Last Updated: 2009-07-28 18:19:07 -0400 (Reuters Health)
Nasal continuous positive airway pressure (CPAP) in patients with obstructive sleep apnea (OSA) reduces levels of the inflammatory marker C-reactive protein (CRP), Japanese researchers report in the July issue of Chest.
"The role of OSA versus obesity in sleep apnea has been somewhat controversial," investigator Dr. Masahiko Kato told Reuters Health. "These data, showing that effective treatment of OSA lowers CRP, are suggestive of OSA itself being a factor in increasing CRP."
Dr Kato of Tottori University and colleagues note that a strong association has been reported between the degree of sleep-disordered breathing and serum levels of CRP. To gauge the effect of nasal CPAP on these findings, the researchers studied 55 patients with newly diagnosed OSA who were prescribed CPAP treatment.
At 6 months, there was a significant reduction from baseline in CRP levels. When the researchers divided the participants into "good" and "poor" compliance groups, this difference was no longer significant in the poor compliance group.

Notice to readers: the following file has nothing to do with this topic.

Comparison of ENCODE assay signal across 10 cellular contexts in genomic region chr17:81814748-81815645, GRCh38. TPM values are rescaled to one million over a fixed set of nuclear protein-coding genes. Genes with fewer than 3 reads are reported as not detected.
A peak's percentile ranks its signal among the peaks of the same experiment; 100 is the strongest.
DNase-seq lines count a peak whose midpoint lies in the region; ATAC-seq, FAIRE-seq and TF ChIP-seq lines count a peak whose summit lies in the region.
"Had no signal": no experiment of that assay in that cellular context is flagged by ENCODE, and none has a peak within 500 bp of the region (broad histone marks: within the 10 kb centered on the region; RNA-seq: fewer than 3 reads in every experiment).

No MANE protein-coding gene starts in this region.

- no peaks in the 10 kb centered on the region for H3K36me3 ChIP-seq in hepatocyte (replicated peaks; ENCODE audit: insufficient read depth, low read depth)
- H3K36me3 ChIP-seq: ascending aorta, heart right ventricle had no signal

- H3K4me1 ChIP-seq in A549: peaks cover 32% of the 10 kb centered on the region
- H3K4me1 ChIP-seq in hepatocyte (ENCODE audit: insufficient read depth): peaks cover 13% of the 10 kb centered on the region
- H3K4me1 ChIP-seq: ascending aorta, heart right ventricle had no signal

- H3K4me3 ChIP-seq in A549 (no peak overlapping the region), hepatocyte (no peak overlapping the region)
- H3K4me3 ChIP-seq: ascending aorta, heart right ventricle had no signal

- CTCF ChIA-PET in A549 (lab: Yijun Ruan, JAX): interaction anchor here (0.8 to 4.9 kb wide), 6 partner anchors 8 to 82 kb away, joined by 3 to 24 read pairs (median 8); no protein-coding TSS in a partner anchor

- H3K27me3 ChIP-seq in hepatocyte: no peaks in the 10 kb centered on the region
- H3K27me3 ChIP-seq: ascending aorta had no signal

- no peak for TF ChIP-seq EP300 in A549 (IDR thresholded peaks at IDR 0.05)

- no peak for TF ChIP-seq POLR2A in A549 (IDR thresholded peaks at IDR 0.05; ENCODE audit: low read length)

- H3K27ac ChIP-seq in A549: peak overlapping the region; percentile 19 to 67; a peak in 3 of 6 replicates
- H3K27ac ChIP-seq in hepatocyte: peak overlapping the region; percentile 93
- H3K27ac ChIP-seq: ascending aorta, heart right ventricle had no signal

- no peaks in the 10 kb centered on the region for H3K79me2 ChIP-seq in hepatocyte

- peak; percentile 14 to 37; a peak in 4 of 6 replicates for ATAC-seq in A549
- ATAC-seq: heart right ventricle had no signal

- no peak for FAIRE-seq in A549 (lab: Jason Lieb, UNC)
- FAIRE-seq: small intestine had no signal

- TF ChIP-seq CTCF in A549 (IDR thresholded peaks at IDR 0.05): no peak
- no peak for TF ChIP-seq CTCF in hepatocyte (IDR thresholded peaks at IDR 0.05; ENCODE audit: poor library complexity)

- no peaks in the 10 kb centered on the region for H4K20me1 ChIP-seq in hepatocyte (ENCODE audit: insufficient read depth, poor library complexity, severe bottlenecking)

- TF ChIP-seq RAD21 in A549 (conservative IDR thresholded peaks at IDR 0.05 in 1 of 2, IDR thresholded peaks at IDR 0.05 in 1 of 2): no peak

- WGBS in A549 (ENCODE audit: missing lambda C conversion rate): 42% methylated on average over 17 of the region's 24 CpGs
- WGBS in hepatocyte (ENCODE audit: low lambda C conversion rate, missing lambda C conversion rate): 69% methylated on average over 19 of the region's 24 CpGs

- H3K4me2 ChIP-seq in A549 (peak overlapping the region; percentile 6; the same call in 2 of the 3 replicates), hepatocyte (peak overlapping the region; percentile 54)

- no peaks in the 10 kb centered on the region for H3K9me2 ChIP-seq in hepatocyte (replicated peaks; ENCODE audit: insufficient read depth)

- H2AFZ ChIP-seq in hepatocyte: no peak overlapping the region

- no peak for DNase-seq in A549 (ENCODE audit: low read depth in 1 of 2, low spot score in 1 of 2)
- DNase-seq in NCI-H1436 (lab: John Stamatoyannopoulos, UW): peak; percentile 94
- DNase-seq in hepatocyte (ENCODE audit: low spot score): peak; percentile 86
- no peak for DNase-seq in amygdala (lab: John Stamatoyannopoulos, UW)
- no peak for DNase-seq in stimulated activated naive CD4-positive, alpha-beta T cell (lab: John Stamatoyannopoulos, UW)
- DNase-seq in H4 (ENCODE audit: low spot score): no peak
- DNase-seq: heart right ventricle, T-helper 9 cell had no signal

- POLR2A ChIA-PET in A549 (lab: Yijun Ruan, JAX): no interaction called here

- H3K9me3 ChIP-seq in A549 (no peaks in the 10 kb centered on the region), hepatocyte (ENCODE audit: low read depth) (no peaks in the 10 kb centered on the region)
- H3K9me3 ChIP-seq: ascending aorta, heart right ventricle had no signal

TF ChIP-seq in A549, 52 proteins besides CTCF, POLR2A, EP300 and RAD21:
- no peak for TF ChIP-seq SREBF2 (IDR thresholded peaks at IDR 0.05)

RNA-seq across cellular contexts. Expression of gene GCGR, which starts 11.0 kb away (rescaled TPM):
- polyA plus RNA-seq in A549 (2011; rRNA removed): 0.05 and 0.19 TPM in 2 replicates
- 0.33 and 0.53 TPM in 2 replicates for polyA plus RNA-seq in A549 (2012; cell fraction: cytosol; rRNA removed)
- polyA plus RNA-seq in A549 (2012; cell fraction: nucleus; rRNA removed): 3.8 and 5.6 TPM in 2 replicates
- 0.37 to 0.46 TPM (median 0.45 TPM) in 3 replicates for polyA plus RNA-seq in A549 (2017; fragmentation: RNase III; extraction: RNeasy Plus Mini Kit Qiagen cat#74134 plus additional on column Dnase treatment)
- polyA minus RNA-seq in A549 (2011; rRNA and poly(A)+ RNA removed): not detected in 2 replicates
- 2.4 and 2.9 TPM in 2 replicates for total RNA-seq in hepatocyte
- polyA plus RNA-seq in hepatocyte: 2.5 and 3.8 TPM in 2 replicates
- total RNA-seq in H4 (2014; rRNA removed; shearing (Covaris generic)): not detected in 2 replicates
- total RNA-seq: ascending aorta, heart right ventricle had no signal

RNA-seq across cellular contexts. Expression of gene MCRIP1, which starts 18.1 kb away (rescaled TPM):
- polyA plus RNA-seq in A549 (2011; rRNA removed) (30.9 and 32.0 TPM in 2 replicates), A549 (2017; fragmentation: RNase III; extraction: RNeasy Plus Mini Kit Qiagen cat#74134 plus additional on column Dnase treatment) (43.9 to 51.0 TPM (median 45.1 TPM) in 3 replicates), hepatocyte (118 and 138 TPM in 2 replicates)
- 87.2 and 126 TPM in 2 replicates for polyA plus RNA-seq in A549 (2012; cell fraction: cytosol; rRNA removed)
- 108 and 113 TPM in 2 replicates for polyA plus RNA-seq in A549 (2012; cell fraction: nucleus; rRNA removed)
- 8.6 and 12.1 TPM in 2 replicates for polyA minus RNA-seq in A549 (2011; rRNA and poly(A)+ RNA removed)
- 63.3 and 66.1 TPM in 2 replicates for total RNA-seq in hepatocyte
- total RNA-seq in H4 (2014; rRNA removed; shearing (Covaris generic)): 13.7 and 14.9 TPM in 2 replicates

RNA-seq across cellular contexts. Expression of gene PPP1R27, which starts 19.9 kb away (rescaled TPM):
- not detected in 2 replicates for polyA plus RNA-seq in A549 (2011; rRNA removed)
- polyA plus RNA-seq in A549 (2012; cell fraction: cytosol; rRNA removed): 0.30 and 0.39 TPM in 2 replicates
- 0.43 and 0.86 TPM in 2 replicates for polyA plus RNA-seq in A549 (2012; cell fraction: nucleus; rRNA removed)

Moreover, further division into those with and without high CRP levels at baseline showed that a significant reduction was apparent only in good compliance patients with initially elevated CRP.
This may have cardiovascular implications, the researchers point out. However, Dr. Kato concluded that "whether CRP is important in raising the cardiovascular risk associated with OSA, and whether reducing CRP by treating OSA reduces that risk, remains to be determined."
Chest 2009; 136:125-129.